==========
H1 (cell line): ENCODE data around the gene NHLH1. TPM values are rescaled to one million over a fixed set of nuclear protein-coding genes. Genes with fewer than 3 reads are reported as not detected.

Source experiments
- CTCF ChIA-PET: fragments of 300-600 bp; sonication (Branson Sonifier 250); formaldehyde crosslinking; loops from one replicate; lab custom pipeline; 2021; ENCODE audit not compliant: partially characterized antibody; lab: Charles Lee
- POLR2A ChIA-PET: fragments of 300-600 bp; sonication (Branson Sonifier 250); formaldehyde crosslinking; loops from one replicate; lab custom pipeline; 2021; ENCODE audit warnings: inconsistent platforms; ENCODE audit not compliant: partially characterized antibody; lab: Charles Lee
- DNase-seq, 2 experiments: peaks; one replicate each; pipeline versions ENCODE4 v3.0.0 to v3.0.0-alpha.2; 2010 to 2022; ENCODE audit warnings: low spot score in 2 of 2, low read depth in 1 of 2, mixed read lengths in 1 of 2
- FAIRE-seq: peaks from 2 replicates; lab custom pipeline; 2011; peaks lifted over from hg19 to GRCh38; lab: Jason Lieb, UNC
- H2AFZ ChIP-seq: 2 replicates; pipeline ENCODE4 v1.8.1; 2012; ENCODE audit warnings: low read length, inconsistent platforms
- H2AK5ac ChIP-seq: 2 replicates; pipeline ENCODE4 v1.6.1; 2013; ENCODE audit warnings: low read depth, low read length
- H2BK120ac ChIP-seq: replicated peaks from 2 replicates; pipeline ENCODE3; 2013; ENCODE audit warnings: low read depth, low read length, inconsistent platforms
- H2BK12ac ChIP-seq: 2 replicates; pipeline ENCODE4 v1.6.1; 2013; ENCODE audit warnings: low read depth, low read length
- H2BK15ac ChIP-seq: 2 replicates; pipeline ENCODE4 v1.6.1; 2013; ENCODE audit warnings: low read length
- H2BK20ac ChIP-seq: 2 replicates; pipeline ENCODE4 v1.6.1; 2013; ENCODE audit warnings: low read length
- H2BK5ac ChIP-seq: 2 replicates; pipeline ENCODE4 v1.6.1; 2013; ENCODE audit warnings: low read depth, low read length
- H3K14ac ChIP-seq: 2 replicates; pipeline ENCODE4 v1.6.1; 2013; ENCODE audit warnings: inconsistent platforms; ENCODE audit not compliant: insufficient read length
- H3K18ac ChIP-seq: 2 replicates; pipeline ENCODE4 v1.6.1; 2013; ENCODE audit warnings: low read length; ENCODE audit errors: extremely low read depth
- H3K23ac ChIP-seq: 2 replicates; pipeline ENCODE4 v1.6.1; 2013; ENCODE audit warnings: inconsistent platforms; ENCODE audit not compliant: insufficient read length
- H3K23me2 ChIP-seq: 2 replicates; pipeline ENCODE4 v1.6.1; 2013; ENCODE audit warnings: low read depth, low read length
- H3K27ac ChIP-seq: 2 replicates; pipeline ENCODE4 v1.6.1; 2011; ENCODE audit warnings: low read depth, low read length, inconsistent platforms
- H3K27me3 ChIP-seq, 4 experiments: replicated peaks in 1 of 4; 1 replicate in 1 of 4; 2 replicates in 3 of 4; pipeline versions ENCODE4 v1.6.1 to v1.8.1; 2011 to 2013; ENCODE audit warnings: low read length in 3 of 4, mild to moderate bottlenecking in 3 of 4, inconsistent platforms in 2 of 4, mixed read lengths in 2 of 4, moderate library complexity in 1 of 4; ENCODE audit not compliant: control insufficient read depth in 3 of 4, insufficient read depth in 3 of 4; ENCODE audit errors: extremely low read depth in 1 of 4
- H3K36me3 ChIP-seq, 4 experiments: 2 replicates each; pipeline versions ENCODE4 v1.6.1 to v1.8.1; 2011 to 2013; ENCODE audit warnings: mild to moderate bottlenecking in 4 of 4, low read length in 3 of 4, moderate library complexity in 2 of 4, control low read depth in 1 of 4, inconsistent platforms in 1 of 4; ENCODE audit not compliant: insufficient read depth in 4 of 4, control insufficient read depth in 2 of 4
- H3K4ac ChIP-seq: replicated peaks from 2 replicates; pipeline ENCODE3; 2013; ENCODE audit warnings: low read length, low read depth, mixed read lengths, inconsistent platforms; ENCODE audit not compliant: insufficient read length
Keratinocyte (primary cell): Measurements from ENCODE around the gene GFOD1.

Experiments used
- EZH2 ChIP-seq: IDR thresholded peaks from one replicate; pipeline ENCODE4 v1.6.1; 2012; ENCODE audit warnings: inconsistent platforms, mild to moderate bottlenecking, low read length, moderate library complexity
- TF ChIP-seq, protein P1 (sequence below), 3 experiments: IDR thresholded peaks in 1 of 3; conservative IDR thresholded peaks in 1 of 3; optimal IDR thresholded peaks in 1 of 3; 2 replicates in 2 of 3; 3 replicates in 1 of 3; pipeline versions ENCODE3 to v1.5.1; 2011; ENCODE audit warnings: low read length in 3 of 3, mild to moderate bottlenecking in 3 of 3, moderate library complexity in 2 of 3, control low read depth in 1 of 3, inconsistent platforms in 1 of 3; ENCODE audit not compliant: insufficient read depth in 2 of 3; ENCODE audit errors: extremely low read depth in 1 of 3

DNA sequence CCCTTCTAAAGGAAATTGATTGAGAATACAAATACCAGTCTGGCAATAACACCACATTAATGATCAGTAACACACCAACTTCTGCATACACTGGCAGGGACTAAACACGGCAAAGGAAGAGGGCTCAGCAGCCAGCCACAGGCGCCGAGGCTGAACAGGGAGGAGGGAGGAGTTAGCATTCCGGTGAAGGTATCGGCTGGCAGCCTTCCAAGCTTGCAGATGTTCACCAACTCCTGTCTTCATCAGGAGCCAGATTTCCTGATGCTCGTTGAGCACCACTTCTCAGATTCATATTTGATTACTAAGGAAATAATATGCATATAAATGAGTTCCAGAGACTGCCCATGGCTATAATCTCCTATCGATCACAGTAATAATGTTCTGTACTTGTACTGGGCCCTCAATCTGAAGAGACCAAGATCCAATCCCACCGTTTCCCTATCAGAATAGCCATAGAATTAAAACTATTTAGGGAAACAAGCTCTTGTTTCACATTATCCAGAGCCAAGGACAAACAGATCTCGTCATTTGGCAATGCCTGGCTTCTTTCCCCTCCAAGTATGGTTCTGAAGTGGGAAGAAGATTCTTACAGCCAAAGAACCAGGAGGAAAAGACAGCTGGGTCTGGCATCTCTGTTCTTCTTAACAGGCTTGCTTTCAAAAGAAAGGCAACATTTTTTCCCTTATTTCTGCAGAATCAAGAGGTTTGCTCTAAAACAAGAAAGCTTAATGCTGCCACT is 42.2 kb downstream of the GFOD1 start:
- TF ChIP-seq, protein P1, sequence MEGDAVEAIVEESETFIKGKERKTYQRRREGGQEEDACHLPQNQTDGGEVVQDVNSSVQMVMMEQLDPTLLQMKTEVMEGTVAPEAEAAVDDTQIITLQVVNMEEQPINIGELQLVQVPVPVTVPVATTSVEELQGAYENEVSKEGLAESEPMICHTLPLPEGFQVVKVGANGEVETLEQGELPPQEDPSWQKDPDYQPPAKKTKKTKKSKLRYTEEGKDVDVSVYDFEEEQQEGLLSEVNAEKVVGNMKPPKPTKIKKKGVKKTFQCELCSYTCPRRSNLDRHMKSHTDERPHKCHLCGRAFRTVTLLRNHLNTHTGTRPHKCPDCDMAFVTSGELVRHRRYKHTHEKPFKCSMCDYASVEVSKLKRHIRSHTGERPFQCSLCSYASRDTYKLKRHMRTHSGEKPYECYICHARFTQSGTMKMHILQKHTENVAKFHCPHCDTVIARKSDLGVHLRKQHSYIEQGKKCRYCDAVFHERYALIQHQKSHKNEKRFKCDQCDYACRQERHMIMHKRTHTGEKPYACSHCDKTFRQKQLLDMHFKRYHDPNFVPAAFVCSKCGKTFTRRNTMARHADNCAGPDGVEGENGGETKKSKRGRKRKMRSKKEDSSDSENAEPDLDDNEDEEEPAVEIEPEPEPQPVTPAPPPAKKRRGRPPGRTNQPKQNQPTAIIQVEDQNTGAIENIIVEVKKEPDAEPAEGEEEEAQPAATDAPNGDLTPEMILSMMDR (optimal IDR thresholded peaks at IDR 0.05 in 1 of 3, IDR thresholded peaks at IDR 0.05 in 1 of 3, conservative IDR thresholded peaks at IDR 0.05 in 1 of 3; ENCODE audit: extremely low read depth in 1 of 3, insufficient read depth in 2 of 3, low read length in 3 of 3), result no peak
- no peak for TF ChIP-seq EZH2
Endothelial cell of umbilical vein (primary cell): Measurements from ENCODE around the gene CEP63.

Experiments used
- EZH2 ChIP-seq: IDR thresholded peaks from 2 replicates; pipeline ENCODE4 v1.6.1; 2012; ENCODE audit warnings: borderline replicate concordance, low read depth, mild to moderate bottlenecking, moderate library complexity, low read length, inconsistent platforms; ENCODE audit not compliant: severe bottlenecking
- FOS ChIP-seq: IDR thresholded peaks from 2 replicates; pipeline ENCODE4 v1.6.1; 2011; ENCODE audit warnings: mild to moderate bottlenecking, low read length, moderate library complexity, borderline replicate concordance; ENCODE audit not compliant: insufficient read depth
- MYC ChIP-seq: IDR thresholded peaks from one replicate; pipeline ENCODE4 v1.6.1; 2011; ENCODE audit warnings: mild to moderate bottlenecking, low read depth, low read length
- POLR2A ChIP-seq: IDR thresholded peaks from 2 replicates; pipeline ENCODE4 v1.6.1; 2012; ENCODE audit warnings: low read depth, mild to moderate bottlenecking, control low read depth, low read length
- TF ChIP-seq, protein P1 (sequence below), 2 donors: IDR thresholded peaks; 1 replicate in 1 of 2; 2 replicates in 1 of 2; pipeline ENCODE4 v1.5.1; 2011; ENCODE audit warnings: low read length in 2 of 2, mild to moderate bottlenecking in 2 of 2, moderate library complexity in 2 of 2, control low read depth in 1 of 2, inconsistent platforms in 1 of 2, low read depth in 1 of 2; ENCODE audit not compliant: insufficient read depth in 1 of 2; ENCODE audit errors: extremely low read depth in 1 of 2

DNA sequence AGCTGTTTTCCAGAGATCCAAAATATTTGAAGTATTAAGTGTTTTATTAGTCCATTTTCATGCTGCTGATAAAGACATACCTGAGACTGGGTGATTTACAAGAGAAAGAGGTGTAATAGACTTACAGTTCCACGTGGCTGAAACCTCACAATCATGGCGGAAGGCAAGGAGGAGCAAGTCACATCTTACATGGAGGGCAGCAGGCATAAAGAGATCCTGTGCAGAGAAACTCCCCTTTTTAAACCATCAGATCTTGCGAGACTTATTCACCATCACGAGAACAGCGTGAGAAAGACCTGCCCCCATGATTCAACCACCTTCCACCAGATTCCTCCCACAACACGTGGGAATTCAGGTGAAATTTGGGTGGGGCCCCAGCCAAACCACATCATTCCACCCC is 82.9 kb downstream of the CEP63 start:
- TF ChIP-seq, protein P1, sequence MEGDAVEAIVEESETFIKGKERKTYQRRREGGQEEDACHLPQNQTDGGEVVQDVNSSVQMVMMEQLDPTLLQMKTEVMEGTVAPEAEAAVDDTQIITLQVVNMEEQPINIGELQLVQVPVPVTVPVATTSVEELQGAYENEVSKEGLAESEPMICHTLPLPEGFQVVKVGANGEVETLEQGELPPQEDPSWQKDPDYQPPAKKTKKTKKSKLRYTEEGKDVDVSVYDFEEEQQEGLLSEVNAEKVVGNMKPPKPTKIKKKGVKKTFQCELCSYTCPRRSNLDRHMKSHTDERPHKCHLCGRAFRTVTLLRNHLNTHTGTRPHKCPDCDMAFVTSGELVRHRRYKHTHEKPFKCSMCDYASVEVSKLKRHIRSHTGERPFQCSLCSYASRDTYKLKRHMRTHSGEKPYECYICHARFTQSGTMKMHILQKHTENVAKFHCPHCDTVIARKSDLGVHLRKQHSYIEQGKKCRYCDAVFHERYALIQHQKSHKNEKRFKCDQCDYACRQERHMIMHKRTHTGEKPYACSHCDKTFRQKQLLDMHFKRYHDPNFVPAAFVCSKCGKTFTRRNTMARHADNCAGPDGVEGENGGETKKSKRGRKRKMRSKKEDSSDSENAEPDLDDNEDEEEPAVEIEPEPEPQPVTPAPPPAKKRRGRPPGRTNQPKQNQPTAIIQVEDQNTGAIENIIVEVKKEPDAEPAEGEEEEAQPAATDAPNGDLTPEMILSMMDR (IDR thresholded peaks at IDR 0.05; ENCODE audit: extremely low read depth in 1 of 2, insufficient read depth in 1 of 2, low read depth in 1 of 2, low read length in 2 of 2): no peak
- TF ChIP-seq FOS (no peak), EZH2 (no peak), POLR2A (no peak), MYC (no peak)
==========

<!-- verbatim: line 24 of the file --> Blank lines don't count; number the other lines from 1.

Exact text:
- EZH2 ChIP-seq: IDR thresholded peaks from one replicate; pipeline ENCODE4 v1.6.1; 2012; ENCODE audit warnings: inconsistent platforms, mild to moderate bottlenecking, low read length, moderate library complexity